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The Rosary Girls (2006)

The Rosary Girls (2006)
3.98 of 5 Votes: 5
0345470966 (ISBN13: 9780345470966)
ballantine books
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The Rosary Girls (2006)
The Rosary Girls (2006)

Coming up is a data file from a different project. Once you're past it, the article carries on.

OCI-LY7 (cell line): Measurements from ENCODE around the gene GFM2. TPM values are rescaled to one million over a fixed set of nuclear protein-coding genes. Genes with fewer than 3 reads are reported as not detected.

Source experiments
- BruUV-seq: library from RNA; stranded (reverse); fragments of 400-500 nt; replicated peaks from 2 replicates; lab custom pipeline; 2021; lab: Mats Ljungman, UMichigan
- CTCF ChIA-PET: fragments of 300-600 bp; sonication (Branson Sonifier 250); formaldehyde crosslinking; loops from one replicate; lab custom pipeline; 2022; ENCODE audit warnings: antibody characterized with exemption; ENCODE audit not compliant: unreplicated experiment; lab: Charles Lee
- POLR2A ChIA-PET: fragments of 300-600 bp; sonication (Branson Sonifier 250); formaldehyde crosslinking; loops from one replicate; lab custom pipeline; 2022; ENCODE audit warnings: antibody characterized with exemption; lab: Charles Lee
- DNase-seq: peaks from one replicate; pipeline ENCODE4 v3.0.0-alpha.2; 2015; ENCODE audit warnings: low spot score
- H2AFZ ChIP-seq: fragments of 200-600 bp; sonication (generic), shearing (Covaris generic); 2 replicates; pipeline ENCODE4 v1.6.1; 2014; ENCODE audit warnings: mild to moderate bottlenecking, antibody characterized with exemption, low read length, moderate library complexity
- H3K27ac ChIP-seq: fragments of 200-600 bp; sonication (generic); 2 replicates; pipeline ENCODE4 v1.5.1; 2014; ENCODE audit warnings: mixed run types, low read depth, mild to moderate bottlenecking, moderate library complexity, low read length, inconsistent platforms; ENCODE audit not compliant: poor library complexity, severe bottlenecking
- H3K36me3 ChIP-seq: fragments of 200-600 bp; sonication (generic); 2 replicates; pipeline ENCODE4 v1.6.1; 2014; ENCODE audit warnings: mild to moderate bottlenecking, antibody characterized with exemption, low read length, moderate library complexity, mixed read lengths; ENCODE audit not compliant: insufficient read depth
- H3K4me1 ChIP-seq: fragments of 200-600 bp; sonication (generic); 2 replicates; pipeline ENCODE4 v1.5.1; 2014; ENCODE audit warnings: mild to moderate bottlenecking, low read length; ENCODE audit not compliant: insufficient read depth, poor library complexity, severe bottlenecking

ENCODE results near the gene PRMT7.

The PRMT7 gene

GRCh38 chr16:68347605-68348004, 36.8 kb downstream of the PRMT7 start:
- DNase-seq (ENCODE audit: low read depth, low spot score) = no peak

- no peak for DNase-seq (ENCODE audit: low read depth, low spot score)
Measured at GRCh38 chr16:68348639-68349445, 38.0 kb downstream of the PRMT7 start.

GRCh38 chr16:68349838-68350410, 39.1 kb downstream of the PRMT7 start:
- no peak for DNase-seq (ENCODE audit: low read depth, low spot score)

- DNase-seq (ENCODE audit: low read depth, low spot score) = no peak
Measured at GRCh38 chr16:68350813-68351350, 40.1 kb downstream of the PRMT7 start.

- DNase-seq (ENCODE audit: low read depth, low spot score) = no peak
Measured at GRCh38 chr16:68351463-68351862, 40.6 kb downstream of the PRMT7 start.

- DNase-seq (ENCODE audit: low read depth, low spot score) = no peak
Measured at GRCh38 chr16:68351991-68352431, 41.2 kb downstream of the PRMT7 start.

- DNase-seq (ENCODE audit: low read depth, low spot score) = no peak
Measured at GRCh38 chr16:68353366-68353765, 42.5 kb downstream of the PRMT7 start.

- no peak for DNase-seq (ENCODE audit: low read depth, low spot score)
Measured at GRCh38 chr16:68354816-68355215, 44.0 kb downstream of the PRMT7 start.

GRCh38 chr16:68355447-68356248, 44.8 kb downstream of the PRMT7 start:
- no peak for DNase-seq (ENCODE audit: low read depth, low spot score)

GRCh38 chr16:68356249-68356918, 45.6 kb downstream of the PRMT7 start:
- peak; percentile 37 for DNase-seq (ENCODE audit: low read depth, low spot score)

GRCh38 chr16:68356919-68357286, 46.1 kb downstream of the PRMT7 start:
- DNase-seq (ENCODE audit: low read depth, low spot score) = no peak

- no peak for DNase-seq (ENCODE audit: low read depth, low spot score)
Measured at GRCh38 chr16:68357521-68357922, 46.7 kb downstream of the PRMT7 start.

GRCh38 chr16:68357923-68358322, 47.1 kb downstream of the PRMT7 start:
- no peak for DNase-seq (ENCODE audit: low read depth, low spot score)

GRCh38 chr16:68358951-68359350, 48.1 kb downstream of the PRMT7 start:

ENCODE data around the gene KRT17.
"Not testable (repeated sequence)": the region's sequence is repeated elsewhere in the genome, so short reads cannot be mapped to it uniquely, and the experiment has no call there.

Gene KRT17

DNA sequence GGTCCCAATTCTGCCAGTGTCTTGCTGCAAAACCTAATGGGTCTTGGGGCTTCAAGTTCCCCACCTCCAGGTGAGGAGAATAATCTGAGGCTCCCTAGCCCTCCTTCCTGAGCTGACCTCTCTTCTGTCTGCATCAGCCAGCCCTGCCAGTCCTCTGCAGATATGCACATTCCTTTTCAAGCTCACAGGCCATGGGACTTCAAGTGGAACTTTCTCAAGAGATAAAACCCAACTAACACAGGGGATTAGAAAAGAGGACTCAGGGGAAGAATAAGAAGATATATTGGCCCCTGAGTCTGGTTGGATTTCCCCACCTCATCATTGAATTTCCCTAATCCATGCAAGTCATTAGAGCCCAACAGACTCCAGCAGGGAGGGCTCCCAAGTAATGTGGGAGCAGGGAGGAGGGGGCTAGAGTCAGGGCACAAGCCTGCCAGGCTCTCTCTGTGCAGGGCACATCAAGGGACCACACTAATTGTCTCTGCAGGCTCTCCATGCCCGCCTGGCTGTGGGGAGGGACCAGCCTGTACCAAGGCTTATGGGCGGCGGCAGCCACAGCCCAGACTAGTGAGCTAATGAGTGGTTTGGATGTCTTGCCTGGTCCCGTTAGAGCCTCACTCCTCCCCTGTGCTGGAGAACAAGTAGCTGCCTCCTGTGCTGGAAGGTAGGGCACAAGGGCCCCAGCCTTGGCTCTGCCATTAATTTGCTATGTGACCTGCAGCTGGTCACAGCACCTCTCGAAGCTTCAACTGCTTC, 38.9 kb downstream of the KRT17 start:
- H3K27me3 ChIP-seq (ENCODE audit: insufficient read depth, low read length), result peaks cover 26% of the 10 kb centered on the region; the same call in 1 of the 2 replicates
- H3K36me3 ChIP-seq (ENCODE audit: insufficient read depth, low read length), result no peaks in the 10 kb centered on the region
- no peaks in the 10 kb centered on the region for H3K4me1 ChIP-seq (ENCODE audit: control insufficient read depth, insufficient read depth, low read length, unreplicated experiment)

About book: Richard Montanari, Rosary Girls (Ballantine, 2005)I always approach a new (well, new-to-me) ongoing mystery series with trepidation. Not because I fear I'll hate it. In fact, I have a lot fewer problems with those I hate, since I can just abandon them. But, you see, I'm a reader of George R. R. Martin. I've waited ten years for what is, essentially, volume four of A Song of Ice and Fire (A Feast for Crows, which popped up six years ago, was the first half of volume four. A Dance with Dragons, supposedly coming out in July 2011, is the second half. And I'll believe it's coming out when I'm holding it in my hands; this is the fifth release date I've seen for it). No, I'm afraid I'm going to love it, in which case I will end up, at one point, waiting for new volumes to come out. So despite my curiosity about the Balzano and Byrne books from Richard Montanari, which have garnered a good deal of good press over the years, I resisted trying them. Then Badlands came out, which was widely hailed as the best of the lot, and I figured I should probably start reading these things. So I took Rosary Girls, the first in the series, on vacation with me last month and gave it a whirl. I figured what the heck, I have a week to get through it if it doesn't capture my interest. Thankfully, that night my wife was sleeping downstairs (taking night shift with a cousin's new baby), so I didn't have to turn the light off early. And twenty-four hours later, I was turning to the next piece of fiction I'd brought on the trip, because I'd blasted through this.The jacket copy made me think Byrne was your basic maverick cop, but I didn't really get that from the beginning of the book; I thought he was perhaps a little more gung-ho, but not Dirty Harry. (This actually becomes very important later in the book; always beware of trusting your jacket copy.) Soon after we open, Byrne is called to the scene of a homicide in Philadelphia: a Catholic school girl has been found dead, in a pose that suggests a piece of religious artwork. It's nasty stuff indeed, and it only gets worse at the autopsy. Balzano's new partner—his old one is laid up in the hospital post-heart troubles—is young, inexperienced, but sharp Jessica Byrne, and it's she who places the school uniform: her own alma mater. And thus the chase begins. But this being a modern detective novel, where single murders are about as common as white roses growing naturally at the north pole, a second body turns up, and Balzano and Byrne start closing in on a suspect. Unfortunately, the Diocese of Philadelphia, perhaps the most powerful force in the city, may have some interest in keeping their suspect out of the hands of the police. And then there's a tabloid journalist who really, really wants to get Kevin Byrne in some sort of scandal and bring him down...Montanari kicks things off in high gear and only gets faster from there; there's not a page in this book that isn't breakneck. The mystery is very well-architected, the characters are strong (interesting in a book that's the first of a series; so many series authors these days are taking multiple books to really get into their characters), and while I haven't lived in Philadelphia for a good deal longer than I'd like to admit to, it felt right, from an expatriate's perspective anyway. The ending seemed a bit contrived (not as “the resolution to the mystery”, but as “the beginning to the series”), but I generally don't count points off for it because I'm so used to it these days. A solid beginning to the series, and I'm looking forward to reading more of it. *** 1/2